Read an interesting interview with John Barlow. He's worried that the sky is falling WRT control of intellectual property and the shrinking state of decentralization in the net in general. Trouble ahead, trouble behind [ Thanks to Marcia Blake for this link. ]

Yesterday, I read a pretty interesting piece in The Register by Thomas C Greene claiming the MPAA President Jack Valenti's ranting about adding content controls to PC is over the top. Of course, but then he followed up with an attractive vision of Hollywood movies striped of most of the income stream copyright laws give them. MPAA's Valenti pushes for copy-control PCs.


Reading about YouServ (or uServ) I found a reference to XDegrees. This outfit provides a uniform namespace for resources that is location independent. Based on Andy Oram's writeup, it has many of the other features of a useful file sharing system: caching, security, etc. Users rely on XDegree servers, so this isn't a pure software package. There's a technology whitepaper on the XDegrees web site, but I haven't read it.

I've read Plan 9 papers before, but it seems like there's been a lot of discussion about its uniform treatment of namespaces lately, so I followed a link provided by Jeff Bone to "The Organization of Networks in Plan 9". In addition, to every resource is a file or directory, Plan 9 also advocates ascii formatting for commands and status data. I hadn't realized that the Linux /proc file system is a partial realization of these ideas.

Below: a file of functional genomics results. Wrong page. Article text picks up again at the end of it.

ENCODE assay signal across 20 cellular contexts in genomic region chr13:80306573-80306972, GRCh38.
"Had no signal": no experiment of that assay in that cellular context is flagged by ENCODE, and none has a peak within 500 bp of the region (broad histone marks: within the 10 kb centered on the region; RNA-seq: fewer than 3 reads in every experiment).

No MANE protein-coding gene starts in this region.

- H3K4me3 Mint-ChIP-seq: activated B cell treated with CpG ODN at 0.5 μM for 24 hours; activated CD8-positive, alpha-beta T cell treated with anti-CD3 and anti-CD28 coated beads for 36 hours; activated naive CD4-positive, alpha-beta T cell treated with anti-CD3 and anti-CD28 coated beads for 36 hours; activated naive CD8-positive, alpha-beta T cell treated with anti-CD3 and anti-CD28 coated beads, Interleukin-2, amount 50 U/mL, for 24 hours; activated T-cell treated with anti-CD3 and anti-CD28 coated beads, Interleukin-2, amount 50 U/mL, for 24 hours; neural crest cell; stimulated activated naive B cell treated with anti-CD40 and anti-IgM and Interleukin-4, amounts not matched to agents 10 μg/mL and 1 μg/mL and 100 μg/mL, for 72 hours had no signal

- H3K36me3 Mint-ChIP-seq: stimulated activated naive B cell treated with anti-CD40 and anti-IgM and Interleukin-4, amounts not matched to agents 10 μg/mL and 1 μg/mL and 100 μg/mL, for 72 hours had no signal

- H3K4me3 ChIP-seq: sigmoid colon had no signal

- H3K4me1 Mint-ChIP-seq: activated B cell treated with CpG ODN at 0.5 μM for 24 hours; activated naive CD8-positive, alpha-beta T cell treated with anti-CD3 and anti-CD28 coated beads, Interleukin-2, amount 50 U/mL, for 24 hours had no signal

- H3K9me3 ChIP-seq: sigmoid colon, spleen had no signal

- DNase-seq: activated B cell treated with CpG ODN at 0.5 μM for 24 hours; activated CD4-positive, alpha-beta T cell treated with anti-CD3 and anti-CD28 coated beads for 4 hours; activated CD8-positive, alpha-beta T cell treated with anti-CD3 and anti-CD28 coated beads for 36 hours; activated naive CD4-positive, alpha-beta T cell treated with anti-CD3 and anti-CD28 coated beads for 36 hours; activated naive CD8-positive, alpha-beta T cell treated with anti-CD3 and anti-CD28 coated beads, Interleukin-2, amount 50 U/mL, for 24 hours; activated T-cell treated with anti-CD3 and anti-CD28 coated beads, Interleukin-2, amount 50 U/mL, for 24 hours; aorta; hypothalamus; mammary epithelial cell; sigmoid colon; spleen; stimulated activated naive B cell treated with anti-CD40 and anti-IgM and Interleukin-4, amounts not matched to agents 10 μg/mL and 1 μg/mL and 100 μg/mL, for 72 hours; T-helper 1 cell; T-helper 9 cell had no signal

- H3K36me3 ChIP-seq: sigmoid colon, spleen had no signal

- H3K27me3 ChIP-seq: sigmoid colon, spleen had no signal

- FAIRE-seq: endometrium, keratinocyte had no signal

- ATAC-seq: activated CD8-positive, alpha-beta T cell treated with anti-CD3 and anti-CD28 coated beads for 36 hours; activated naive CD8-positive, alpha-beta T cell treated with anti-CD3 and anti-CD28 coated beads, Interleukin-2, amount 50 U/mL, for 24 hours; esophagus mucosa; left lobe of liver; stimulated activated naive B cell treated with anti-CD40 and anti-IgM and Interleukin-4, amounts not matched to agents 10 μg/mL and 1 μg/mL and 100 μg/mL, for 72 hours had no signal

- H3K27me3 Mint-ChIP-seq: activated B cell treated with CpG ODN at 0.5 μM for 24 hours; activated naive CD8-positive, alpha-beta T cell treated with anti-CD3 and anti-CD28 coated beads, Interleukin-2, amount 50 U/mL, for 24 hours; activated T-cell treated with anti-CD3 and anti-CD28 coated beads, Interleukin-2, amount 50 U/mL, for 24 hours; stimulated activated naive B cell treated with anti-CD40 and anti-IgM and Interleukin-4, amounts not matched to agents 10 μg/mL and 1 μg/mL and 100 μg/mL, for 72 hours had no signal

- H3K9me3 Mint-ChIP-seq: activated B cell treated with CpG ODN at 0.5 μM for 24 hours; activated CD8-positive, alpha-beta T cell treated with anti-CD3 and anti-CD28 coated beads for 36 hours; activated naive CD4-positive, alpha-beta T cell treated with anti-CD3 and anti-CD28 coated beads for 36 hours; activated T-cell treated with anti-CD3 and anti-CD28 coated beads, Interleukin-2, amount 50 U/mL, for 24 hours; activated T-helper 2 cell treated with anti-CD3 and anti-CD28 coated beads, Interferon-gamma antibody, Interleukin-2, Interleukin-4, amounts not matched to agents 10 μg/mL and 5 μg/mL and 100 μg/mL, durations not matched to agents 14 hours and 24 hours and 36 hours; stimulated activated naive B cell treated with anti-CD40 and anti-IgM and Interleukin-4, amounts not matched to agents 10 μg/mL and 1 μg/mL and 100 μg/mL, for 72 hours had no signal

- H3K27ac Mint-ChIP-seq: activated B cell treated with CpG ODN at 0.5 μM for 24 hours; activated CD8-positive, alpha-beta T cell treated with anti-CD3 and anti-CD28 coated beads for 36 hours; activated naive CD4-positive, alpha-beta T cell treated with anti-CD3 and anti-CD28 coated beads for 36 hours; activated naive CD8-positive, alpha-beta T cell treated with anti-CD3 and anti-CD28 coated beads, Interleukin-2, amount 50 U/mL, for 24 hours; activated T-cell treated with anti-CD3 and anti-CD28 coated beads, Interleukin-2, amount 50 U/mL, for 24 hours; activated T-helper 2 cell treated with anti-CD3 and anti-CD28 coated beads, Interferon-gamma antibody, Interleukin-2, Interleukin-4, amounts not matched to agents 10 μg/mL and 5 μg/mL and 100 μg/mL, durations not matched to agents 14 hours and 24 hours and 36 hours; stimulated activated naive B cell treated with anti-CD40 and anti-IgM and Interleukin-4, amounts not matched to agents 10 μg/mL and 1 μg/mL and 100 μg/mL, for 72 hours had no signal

18-Mar-2002 20:25

Bob Frankston rants about various problems facing the Internet today. Three key things are needed a separation of connectivity from content providers, decoupling DNS names from semantics (such as trademarks) to make them more like phone numbers, and deployment of encrypted IPv6. All these are obvious at some level, but being all caught up in how hard it is to fix these problems we may forget how necessary the fixes really are. [ Thanks to Monty Solomon for this pointer. ]

Kevin Kelly argues in the New York Times Magazine that we should accept the technological inevitability of free music in the wake of Napster and its followers. There are still plenty of ways for most members of the music industry to continue to make money. Every should just get over it and move on. Of course, I'm paraphrasing a bit. [ I got this pointer from Eric S. Johansson. ]

An interesting comparison of SOAP and REST from a security perspective by Paul Prescod. I've been reading about REST and the alternatives in the Decentralization mailing list, though I'm still reading messages from August of last year. [ The pointer to the Prescod piece came from Bruce Schneier's Crypto-Gram. ]

2-April-2002 10:23

A review from the New Yorker of "The Social Life of Paper", a book by Sellen and Harper makes interesting reading for advocates of the paperless office and telecommuting. It makes the, perhaps obvious, point that people use paper to organize their thoughts and augment their memories. What is less obvious is that these properties of paper do not translate directly into online forms. The conclusion seems to be that while computers can superbly replace filing cabinets for storage and archiving, they have a tougher time with desktops and the piles of paper they support.

30-May-2002 7:46